The Open University
Pulses, sources and timescales: tectonic implications of melting during mountain-belt formation
Clare Warren, Tom Argles, Nigel Harris (OU), Christopher Spencer (Curtin University)
My project aims to constrains the source, reactions, and timescales of melting within the Himalaya, as well as the repeat-rate of these melting pulses. Study samples will be from the Badrinath Valley transect in the Garhwal region of the Indian Himalaya. This area host a snap-shot of the entire orogenic granite production line from high-grade metamorphics to pluton-feeding granite intrusions. Samples will be dated using laser-ablation split-stream and SHRIMP methods on zircon and monazite at Curtin University, Australia. U-Pb, O, and Hf isotopic and trace element data will enable the linking of mineral ages to geological processes through petrological interrogation and trace element reaction signatures.
What inspires you
I’ve been curious about natural processes for as long as I can remember and growing up on the Dorset coastline exposed me to fossils and geological formations at a young age. What started as a small collection of fossils and minerals soon became my hobby, but it wasn’t until I had the chance to study geology as an A-level subject that I realised it was the science I wanted to study and contribute to.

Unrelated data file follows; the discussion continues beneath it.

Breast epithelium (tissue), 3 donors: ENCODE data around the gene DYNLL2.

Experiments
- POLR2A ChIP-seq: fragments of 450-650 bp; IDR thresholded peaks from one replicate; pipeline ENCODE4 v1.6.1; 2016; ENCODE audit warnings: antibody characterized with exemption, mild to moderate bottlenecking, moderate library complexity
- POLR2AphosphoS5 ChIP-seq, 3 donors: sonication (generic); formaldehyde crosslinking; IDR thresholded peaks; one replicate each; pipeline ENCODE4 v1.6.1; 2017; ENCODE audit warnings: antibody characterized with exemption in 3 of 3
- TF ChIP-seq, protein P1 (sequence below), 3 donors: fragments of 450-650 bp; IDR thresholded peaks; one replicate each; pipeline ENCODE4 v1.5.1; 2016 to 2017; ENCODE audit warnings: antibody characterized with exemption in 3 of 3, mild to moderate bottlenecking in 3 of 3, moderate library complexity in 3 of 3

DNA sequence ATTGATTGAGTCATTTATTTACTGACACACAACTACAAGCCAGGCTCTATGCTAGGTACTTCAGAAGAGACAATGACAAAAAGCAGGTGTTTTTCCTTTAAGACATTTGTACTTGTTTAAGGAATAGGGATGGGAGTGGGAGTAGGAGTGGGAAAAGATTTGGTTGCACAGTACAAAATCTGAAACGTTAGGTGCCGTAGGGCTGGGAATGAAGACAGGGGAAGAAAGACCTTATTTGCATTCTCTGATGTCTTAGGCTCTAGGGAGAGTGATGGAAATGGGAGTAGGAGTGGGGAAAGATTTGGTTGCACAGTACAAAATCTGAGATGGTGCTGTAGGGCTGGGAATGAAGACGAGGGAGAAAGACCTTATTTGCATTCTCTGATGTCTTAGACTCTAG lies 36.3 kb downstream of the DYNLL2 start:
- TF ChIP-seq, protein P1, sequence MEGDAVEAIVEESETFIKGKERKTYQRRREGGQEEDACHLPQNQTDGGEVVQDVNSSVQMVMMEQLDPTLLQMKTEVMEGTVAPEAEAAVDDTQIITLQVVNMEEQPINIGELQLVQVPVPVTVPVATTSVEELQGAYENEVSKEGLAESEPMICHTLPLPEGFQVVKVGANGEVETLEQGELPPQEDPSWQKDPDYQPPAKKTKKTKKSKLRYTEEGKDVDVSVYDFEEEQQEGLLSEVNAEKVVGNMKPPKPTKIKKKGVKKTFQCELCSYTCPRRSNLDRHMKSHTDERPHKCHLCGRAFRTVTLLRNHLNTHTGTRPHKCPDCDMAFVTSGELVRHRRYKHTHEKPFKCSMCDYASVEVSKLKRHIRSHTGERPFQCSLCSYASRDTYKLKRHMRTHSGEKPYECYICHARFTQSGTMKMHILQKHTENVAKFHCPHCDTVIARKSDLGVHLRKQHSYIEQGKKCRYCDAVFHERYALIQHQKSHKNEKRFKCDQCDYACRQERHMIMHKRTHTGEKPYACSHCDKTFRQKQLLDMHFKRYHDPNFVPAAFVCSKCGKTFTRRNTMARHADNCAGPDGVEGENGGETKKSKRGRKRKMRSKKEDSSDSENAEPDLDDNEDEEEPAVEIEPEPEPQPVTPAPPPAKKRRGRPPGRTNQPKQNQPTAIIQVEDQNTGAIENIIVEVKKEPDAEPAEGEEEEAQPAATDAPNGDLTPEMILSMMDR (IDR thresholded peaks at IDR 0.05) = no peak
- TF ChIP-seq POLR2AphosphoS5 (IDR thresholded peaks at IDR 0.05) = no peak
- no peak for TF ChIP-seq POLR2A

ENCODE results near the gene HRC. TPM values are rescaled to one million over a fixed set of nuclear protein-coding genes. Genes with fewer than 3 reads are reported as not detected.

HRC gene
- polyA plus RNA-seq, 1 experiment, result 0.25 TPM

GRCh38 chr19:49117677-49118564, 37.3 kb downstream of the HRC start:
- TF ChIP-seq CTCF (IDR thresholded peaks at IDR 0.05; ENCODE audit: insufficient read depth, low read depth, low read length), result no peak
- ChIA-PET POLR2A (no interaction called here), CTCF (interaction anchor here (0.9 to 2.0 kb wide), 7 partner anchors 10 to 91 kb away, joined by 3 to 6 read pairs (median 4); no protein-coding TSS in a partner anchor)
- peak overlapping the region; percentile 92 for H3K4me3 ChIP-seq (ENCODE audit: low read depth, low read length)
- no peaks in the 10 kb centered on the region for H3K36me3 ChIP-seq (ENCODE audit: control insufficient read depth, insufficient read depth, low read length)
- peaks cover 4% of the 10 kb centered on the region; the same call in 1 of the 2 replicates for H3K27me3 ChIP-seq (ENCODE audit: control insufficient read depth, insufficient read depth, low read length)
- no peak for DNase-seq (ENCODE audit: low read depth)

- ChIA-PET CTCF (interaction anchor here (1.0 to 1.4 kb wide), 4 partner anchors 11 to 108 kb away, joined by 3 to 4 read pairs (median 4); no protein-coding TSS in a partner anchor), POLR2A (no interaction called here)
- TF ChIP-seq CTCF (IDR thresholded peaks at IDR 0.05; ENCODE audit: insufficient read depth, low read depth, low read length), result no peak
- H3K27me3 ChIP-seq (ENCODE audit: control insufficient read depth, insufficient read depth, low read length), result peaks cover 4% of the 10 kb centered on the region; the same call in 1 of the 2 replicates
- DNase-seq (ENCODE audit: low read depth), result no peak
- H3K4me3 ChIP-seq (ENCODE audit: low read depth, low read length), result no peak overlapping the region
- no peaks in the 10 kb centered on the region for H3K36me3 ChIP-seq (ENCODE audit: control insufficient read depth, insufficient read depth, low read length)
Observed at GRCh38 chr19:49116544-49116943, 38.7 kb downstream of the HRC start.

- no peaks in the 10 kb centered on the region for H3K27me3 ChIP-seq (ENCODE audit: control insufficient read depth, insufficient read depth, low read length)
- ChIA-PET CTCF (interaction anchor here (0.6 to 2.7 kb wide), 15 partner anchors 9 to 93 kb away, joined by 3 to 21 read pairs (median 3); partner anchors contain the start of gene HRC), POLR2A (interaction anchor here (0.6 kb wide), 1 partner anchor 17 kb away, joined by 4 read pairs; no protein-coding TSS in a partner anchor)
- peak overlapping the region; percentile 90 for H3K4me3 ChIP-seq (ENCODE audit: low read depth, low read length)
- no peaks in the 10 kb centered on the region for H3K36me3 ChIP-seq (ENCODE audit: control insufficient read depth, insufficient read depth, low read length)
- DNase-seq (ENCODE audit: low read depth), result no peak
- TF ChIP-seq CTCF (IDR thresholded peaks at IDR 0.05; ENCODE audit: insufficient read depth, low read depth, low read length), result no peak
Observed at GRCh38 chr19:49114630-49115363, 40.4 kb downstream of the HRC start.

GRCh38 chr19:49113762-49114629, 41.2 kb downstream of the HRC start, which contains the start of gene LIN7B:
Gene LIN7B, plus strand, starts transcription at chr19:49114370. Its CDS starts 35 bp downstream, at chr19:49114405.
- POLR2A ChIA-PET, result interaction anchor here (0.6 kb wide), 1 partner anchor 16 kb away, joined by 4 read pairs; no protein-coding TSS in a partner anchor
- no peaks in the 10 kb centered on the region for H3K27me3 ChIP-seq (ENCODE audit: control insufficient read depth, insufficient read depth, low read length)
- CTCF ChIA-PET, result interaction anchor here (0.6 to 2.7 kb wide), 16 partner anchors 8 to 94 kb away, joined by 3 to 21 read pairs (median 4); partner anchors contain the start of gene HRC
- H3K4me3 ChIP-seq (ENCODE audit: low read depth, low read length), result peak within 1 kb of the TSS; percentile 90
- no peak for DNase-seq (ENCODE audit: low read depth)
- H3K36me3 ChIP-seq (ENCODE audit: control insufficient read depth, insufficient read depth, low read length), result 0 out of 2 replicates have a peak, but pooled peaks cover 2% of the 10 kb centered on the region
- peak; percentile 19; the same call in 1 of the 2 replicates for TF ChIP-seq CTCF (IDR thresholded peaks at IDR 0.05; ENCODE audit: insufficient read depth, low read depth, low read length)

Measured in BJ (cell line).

Before joining the Open University, I studied an MSci in geology at the University of Southampton. During these four years I undertook an Independent Mapping Project in County Galway, Ireland, and an Advanced Independent Research Project into the timing, temperature, and distribution of hydrothermal alteration in the lower crust of the Samail ophiolite, Oman.
Why did you choose doctoral research?
I knew I wanted to continue with academia only a couple of years into my degree. The concept of actively contributing to the Earth science community and finding answers to research questions was too enticing. As soon as I started research during my fourth year at Southampton, I knew the challenge of Doctoral Research was what I wanted to do next.
Why did you choose CENTA?
The various training courses and resources available to students within CENTA are all any budding researcher could ask for in order to find their footing. The partnership of five universities under one name also provides opportunities to meet with research professionals from different institutions and fields.
My time studying at the Open University, with additional training through CENTA, will advance my understanding of geology, enhance my ability as a researcher, and further my career. I hope to apply the skills I gain during this time to either further research and the promotion of Earth science or related work in industry.